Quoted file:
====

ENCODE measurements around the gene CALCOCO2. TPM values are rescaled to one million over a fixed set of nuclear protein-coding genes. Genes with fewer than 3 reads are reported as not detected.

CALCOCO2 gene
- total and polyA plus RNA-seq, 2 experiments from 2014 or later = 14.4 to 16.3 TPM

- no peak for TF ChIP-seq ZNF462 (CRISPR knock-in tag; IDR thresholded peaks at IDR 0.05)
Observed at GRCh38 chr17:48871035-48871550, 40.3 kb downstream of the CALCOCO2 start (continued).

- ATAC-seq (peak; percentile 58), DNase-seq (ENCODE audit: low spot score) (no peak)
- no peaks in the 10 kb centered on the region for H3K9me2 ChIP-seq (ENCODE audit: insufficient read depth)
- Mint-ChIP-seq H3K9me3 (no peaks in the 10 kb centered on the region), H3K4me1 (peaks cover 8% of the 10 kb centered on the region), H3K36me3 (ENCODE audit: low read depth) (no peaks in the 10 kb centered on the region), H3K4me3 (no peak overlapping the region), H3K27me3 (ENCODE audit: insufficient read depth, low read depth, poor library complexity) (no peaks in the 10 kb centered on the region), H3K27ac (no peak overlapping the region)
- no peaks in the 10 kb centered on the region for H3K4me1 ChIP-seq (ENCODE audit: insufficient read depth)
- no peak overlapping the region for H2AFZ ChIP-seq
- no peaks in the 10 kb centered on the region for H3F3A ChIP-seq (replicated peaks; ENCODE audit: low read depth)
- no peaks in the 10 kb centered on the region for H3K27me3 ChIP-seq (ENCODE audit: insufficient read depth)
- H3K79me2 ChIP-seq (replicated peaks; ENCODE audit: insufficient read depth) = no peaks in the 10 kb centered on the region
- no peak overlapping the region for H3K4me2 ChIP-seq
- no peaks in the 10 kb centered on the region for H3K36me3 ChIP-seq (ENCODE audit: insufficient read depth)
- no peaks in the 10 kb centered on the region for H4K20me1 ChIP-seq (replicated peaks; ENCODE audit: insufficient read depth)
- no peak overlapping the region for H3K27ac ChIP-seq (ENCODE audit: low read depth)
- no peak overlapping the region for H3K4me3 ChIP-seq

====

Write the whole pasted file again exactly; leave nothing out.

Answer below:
ENCODE measurements around the gene CALCOCO2. TPM values are rescaled to one million over a fixed set of nuclear protein-coding genes. Genes with fewer than 3 reads are reported as not detected.

CALCOCO2 gene
- total and polyA plus RNA-seq, 2 experiments from 2014 or later = 14.4 to 16.3 TPM

- no peak for TF ChIP-seq ZNF462 (CRISPR knock-in tag; IDR thresholded peaks at IDR 0.05)
Observed at GRCh38 chr17:48871035-48871550, 40.3 kb downstream of the CALCOCO2 start (continued).

- ATAC-seq (peak; percentile 58), DNase-seq (ENCODE audit: low spot score) (no peak)
- no peaks in the 10 kb centered on the region for H3K9me2 ChIP-seq (ENCODE audit: insufficient read depth)
- Mint-ChIP-seq H3K9me3 (no peaks in the 10 kb centered on the region), H3K4me1 (peaks cover 8% of the 10 kb centered on the region), H3K36me3 (ENCODE audit: low read depth) (no peaks in the 10 kb centered on the region), H3K4me3 (no peak overlapping the region), H3K27me3 (ENCODE audit: insufficient read depth, low read depth, poor library complexity) (no peaks in the 10 kb centered on the region), H3K27ac (no peak overlapping the region)
- no peaks in the 10 kb centered on the region for H3K4me1 ChIP-seq (ENCODE audit: insufficient read depth)
- no peak overlapping the region for H2AFZ ChIP-seq
- no peaks in the 10 kb centered on the region for H3F3A ChIP-seq (replicated peaks; ENCODE audit: low read depth)
- no peaks in the 10 kb centered on the region for H3K27me3 ChIP-seq (ENCODE audit: insufficient read depth)
- H3K79me2 ChIP-seq (replicated peaks; ENCODE audit: insufficient read depth) = no peaks in the 10 kb centered on the region
- no peak overlapping the region for H3K4me2 ChIP-seq
- no peaks in the 10 kb centered on the region for H3K36me3 ChIP-seq (ENCODE audit: insufficient read depth)
- no peaks in the 10 kb centered on the region for H4K20me1 ChIP-seq (replicated peaks; ENCODE audit: insufficient read depth)
- no peak overlapping the region for H3K27ac ChIP-seq (ENCODE audit: low read depth)
- no peak overlapping the region for H3K4me3 ChIP-seq